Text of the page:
2. Lauren Gillenwater says:

    I agree. When I try to put myself in Katherine’s or Jeremy’s shoes, I think it would take great courage and self-compassion to be myself and reflect that to those around me. The way stuttering would make it difficult to share and bond with others would make me appreciate the relationship even more. This chapter captures the compassion of both Katherine and Jeremy.

  3. Kimberly A. Raho says:

    I was also surprised because I would think like experiences would bring a lot of people together. Stuttering is such a complex and still enigmatic “thing” that I would think that many people would seek others “in the same boat”. It sounded like it was both good and bad for Katherine. But mostly good. When they were having their Jewish ceremony and both were nervous, Jeremy knew that you didn’t stutter in unison and asked to say it together. Most would not know or think of that beforehand.

  4. Becky Trzupek says:

    This chapter also made me think a lot about the relationships between people who stutter. As you said, I would think people who stutter would be drawn to each other and seek comfort. When she made the point that she felt the exhaustion and tension from both their stutters, it made me realize why it may not always be comforting to be around someone that struggles in a similar way to you. It is also interesting how they both took different views of handling their stutter. It is just another example of how individualized stuttering is, and therefore highlights that there is no exact formula for therapy with a person who stutters. We have to get to know our kiddos and make a plan for them that best fits how they feel towards their own stutter. Not difficult at all…. 🙂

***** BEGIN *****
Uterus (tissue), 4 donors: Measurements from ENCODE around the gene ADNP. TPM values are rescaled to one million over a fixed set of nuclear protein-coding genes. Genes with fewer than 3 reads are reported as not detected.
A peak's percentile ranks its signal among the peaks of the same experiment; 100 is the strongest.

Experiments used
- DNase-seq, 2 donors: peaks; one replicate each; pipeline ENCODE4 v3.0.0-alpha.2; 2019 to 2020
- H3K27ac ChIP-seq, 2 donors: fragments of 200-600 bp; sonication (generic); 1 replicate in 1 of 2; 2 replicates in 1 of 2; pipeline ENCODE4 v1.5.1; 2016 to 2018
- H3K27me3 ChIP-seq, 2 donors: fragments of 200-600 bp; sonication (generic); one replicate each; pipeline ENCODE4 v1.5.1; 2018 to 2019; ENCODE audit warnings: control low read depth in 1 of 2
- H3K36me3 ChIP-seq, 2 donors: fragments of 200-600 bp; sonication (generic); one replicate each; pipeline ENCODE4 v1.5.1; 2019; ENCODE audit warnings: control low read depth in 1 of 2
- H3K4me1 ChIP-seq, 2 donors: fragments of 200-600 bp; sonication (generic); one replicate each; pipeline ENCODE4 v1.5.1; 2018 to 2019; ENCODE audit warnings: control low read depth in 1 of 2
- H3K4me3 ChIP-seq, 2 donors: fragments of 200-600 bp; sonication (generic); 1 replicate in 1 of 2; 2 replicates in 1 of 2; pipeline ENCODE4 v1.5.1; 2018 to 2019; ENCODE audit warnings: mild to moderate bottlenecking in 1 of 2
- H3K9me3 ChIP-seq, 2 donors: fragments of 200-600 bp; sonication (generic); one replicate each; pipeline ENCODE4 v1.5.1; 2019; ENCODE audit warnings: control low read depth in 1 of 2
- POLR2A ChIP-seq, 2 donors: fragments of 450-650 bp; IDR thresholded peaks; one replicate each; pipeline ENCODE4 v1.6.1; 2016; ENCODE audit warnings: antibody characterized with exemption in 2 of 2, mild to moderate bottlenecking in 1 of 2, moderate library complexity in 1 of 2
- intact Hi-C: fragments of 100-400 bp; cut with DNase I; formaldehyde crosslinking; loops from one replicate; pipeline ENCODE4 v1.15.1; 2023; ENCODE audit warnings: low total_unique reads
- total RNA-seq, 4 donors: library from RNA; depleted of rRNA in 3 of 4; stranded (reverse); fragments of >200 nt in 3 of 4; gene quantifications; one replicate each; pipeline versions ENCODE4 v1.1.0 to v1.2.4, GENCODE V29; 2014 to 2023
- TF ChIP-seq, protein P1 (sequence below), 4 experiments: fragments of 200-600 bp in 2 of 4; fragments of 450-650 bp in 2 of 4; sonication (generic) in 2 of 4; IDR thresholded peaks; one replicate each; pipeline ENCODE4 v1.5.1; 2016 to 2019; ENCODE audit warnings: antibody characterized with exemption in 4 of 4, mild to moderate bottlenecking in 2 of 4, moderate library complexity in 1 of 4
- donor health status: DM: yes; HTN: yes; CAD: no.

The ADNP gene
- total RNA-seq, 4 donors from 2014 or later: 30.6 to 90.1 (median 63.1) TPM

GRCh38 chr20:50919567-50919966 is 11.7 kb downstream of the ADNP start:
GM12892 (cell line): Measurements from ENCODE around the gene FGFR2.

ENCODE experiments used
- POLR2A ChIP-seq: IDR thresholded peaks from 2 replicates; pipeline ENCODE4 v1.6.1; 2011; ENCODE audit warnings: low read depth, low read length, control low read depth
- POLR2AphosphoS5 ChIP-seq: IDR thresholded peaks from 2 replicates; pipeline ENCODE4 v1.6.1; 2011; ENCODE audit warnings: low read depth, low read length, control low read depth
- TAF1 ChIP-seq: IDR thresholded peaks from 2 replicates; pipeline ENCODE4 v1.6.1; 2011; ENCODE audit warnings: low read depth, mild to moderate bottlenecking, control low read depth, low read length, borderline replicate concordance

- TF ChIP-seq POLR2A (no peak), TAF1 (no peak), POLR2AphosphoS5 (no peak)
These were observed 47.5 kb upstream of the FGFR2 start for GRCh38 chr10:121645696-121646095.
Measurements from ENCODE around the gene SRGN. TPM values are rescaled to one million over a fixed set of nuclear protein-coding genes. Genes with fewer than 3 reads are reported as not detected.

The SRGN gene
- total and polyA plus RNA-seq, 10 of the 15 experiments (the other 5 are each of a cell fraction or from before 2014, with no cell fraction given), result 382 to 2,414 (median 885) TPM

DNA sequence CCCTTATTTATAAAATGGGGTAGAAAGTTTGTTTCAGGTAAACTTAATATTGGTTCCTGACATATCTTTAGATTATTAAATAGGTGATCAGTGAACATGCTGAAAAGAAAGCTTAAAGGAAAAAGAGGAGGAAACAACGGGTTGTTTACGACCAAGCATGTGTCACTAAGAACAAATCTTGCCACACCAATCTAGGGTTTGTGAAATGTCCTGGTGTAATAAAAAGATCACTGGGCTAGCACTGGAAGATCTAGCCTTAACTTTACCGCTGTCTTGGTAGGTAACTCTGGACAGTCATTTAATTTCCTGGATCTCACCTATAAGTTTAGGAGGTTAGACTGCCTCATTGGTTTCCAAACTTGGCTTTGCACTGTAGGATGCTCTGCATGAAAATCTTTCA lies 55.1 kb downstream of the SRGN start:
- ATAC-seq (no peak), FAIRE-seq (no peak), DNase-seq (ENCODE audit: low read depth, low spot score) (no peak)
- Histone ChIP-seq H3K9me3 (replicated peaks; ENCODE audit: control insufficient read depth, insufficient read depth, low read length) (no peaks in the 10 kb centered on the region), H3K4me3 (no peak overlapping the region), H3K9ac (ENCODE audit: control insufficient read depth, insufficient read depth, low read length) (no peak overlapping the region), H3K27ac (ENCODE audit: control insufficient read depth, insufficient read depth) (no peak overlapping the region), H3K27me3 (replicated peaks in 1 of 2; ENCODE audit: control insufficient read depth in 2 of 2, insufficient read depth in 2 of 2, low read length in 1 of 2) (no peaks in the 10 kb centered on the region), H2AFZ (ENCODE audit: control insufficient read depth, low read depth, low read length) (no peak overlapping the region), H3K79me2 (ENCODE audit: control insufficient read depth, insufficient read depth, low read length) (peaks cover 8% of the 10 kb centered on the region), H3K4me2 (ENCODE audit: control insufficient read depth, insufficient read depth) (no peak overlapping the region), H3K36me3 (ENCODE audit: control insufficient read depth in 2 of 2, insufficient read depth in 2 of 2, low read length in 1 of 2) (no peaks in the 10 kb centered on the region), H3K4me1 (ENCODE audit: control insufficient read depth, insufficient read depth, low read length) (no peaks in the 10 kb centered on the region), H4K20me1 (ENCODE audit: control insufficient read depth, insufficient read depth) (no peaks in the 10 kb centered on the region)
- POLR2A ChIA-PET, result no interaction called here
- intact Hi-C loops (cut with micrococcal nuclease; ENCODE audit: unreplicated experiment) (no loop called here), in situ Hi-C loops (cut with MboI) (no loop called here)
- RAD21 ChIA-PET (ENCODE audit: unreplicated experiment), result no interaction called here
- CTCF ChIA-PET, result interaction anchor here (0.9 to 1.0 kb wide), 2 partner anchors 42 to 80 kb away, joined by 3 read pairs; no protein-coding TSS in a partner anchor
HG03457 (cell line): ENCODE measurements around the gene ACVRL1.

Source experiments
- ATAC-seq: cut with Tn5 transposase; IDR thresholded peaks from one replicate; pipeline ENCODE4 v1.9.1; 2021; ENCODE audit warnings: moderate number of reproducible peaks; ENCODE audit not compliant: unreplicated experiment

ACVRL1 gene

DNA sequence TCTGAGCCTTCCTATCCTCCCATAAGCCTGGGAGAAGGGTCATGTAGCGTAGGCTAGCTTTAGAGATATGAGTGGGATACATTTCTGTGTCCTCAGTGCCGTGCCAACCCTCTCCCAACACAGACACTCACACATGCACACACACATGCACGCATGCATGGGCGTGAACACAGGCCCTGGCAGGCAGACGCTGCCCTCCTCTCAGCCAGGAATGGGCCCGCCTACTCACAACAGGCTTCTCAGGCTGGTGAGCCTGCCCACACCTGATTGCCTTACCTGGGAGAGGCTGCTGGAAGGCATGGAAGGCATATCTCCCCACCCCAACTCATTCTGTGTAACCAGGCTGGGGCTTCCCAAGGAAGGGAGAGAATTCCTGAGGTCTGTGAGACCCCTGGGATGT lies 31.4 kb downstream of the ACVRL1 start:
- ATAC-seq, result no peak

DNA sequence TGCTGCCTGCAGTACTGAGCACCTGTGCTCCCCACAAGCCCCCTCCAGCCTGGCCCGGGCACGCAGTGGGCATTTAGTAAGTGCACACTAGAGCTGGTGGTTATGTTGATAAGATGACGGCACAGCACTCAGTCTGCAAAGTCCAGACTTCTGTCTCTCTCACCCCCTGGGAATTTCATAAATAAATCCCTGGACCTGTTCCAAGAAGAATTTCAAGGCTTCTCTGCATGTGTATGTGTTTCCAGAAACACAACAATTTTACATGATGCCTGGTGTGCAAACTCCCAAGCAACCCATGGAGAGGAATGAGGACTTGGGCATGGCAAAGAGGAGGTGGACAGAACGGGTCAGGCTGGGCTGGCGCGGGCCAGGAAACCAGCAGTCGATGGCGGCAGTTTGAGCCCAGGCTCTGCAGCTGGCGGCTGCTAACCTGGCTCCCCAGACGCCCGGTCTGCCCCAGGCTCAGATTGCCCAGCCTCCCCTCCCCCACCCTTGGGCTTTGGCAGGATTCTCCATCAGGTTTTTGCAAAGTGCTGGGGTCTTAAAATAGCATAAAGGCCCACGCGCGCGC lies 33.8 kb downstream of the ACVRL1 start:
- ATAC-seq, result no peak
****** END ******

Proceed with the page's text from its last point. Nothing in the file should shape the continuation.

5. Erica Hayes says: